A child’s view of the housing crisis: Home by Amanda Berriman
Home is a moving and hard-hitting novel about a little girl and her family. Jesika is four and lives with her mum and her baby brother Toby in a flat that her mum calls a dump. She’s not allowed to touch the broken window and the scary money man is threatening to evict them. When Toby and her mum’s coughs get worse, Jesika finds herself away from home. All she wants is to be back at home, but her new friend Paige has a secret that Jesika isn’t sure if she should tell.
Told from the point of view of Jesika, the novel immerses the reader in her world and in the stark realities of the housing crisis. It doesn’t take long to get into the book’s style and understand the quirks in the way that a four year old sees the world, including the serious issues that she can’t quite grasp. Berriman uses campaigns and support for Shelter and the NSPCC to highlight real problems, including homelessness and sexual abuse, mixing this with heart and with a memorable protagonist.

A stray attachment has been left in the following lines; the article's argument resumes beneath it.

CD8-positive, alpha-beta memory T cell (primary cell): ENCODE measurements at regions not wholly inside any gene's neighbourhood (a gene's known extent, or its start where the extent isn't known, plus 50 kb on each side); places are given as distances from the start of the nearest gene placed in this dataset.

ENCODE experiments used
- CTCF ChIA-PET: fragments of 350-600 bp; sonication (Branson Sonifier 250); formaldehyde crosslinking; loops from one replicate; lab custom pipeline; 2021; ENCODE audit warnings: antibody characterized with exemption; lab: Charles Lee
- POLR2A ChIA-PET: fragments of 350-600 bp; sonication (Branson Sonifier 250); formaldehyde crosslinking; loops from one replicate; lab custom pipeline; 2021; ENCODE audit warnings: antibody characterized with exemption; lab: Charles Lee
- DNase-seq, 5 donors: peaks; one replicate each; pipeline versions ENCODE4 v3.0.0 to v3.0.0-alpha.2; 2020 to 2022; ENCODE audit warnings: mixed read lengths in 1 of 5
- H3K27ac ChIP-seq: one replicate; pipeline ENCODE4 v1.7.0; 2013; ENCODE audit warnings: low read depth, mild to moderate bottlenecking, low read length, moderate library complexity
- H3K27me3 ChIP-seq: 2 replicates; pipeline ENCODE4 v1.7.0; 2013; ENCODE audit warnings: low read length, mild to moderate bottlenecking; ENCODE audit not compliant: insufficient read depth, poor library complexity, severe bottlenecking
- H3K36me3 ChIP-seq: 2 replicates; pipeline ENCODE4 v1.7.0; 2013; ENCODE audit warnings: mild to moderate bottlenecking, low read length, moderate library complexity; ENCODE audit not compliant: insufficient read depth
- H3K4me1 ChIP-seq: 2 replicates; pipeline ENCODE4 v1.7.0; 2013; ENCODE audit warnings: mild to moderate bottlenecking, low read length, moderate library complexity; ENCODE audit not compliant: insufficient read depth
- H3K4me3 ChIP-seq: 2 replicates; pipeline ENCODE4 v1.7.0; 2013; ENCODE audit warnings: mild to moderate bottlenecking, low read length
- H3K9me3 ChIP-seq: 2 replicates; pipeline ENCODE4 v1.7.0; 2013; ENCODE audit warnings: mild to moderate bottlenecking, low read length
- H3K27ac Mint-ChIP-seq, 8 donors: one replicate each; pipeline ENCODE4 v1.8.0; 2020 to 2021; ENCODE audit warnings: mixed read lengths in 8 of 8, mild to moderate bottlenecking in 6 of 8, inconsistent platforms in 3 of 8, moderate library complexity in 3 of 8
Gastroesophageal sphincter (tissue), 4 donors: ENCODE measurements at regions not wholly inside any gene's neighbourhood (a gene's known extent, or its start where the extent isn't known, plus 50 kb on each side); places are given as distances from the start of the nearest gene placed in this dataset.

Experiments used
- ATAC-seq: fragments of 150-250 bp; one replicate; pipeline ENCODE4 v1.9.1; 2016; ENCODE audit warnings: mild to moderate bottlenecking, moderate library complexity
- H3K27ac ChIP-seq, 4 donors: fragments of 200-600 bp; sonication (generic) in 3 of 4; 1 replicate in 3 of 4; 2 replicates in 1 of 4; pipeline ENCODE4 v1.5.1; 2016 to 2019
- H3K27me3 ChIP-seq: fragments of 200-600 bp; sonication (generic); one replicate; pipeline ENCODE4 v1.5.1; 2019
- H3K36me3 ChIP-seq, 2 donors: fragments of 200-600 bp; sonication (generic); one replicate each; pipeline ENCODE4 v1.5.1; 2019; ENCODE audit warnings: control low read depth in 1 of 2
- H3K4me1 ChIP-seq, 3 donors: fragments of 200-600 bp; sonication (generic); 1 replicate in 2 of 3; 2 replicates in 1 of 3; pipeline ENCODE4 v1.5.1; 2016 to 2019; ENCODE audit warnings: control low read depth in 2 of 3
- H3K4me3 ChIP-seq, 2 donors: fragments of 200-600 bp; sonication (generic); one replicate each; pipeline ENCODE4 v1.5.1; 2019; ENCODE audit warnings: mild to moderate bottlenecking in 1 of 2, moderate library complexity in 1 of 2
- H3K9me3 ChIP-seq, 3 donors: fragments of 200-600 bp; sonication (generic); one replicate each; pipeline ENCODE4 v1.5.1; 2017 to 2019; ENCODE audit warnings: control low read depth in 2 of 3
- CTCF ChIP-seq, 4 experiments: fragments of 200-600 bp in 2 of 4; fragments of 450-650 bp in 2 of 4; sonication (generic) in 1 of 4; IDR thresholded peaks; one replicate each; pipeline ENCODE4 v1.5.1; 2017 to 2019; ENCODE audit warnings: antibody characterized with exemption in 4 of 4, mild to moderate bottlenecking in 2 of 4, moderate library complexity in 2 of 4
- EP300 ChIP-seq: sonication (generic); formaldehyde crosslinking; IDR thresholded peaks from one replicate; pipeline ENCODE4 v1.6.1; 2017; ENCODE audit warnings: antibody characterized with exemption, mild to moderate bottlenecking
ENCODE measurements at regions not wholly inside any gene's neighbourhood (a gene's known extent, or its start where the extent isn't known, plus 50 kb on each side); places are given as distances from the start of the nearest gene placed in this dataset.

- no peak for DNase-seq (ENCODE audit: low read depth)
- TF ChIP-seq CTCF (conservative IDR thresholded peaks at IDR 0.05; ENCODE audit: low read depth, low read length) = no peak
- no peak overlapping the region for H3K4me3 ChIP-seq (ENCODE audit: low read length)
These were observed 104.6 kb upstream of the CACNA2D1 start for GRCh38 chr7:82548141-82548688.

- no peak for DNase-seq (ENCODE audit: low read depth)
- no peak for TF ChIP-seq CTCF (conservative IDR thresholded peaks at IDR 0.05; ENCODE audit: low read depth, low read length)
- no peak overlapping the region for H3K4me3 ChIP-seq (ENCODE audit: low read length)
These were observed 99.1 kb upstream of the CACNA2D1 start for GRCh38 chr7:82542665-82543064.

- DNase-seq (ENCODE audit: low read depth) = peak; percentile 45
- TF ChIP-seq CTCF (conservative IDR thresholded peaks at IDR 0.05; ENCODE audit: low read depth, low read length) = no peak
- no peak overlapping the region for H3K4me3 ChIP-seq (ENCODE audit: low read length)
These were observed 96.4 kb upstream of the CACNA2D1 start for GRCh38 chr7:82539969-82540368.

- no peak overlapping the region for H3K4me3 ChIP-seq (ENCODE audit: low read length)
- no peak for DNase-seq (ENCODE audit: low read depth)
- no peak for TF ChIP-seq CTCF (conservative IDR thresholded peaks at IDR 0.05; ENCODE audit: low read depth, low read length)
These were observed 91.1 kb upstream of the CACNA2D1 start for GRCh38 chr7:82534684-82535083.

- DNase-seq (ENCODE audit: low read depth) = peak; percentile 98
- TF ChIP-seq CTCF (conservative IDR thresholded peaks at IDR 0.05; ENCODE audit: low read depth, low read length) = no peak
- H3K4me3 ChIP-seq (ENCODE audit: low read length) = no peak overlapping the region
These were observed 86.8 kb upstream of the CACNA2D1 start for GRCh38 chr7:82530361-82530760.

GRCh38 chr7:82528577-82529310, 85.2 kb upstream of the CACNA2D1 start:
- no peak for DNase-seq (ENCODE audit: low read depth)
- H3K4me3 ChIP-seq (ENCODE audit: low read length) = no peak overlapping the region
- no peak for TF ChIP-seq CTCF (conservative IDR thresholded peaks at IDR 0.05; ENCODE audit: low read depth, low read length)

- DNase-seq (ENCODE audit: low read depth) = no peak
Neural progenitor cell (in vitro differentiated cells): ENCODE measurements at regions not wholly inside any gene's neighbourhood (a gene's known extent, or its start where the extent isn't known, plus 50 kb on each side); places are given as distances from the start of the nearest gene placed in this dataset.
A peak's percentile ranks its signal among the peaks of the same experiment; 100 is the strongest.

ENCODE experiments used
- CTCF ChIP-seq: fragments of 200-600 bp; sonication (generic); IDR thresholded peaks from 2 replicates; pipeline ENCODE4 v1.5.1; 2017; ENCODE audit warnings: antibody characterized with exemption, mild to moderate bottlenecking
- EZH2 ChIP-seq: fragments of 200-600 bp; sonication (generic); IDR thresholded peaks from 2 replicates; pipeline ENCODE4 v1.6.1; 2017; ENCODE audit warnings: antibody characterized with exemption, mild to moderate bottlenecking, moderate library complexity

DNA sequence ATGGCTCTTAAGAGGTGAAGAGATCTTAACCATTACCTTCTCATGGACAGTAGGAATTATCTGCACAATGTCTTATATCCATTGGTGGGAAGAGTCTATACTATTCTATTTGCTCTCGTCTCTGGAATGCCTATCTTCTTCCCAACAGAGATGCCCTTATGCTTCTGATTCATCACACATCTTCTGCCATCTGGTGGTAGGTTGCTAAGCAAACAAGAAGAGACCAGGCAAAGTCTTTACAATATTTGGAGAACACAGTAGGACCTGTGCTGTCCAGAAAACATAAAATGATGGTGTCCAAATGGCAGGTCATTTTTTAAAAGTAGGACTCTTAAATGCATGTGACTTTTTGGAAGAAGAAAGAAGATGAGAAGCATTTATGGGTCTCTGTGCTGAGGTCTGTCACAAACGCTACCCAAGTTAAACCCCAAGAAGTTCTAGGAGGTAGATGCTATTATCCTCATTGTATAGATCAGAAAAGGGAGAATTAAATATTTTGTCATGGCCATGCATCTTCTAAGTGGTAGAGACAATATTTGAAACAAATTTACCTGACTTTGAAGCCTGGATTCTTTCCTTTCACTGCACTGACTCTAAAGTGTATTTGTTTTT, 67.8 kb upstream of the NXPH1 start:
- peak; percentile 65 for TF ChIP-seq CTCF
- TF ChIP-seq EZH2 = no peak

With similarities to Kit de Waal’s My Name Is Leon, Emma Donoghue’s Room, and Allie Rogers’ Little Gold, this is a heartbreaking novel that uses a distinctive style and voice to show what children do and don’t understand about their situation and to present the housing crisis in a memorable and real way.